This article analyzes musical labor and notions of love in relation to gig work with a focus on musicians in new music in New York City. Working in new music as a gig worker entails many skills, many tasks, and many jobs, which hardly guarantee a release from precarity. Meanwhile the neoliberal myth of a “labor of love” propagates the conviction that love and hard work can overcome any challenge, including those posed by racialized and gendered difference. The account of contemporary musical labor I offer concurs with recent critiques of the complicity of new music discourse with neoliberal agendas. Yet I argue that even as contemporary practices of musical work demonstrate how new music is entrepreneurial work embedded in a capitalist system, the everyday experiences of working musicians confound a totalizing account of the neoliberal agenda. Musical work takes place alongside and despite neoliberalism. Based on ethnography and interviews, I argue that the unsettled norms of musical gig work in the first year of the COVID-19 pandemic brought to the fore ways in which musical work is more than the perfect manifestation of exploitable “labors of love.”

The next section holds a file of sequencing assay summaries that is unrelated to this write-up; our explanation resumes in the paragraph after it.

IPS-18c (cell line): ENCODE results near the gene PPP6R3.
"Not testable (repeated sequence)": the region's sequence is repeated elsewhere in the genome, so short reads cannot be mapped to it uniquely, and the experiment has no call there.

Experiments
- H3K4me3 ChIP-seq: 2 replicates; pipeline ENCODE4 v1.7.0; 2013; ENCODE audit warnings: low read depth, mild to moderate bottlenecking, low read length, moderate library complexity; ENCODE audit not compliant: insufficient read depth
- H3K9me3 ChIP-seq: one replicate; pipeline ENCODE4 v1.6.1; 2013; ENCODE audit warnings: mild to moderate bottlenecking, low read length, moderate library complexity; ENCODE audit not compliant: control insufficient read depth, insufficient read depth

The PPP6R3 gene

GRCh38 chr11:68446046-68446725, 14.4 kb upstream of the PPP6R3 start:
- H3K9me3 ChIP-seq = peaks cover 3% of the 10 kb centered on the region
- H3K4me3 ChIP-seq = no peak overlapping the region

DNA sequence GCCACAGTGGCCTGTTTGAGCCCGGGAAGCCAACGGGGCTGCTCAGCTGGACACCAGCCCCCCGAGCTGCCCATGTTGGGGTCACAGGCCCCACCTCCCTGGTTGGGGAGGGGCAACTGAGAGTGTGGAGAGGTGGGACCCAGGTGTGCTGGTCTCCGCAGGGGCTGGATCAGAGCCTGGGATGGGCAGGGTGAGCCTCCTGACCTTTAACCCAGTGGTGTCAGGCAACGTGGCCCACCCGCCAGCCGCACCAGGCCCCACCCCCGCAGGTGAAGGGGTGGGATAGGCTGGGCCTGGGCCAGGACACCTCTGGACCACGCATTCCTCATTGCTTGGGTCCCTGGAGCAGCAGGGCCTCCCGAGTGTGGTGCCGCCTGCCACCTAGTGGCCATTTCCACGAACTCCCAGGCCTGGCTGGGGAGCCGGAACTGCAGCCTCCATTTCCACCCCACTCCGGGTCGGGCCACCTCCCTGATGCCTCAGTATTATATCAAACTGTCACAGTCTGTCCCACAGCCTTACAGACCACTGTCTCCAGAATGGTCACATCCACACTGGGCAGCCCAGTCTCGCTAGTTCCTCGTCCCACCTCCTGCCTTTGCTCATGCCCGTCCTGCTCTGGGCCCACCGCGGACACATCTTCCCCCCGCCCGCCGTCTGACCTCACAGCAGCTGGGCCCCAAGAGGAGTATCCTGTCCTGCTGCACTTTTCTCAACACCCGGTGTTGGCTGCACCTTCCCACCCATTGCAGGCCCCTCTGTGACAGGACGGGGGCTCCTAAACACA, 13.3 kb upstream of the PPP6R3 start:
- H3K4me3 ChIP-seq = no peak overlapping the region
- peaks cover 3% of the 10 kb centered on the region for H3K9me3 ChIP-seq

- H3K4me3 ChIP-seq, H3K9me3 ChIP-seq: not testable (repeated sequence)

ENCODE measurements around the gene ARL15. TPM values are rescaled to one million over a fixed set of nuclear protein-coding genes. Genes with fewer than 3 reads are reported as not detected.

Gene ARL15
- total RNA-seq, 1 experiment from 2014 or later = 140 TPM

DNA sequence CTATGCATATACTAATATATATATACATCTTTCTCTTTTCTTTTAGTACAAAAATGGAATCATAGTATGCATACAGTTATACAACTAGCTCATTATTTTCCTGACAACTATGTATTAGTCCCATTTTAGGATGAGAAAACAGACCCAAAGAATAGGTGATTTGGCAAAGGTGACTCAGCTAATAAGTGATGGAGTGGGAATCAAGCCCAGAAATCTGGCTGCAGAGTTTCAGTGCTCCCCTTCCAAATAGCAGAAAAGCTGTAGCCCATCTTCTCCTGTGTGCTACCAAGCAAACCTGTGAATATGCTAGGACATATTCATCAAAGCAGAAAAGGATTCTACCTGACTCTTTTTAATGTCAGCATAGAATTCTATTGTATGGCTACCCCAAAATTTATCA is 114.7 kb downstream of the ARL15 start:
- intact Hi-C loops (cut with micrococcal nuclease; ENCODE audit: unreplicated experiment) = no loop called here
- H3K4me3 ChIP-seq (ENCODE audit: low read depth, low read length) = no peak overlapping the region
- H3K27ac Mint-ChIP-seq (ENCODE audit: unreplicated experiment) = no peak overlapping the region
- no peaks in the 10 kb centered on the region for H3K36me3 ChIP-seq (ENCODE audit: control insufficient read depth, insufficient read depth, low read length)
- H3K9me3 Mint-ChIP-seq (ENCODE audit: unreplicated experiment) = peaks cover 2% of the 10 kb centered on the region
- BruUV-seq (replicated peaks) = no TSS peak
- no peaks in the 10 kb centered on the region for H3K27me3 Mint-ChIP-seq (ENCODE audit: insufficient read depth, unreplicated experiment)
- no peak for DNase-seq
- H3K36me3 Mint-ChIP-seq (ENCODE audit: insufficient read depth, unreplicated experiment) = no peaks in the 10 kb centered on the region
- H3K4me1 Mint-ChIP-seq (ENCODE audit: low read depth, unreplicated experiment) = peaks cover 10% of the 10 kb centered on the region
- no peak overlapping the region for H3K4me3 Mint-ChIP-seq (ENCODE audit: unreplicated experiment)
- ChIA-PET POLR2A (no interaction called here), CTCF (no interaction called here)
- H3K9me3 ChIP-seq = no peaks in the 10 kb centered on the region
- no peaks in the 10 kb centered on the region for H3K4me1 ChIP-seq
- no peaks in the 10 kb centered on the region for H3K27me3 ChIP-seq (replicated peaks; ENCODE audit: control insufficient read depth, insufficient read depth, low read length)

You do not currently have access to this content.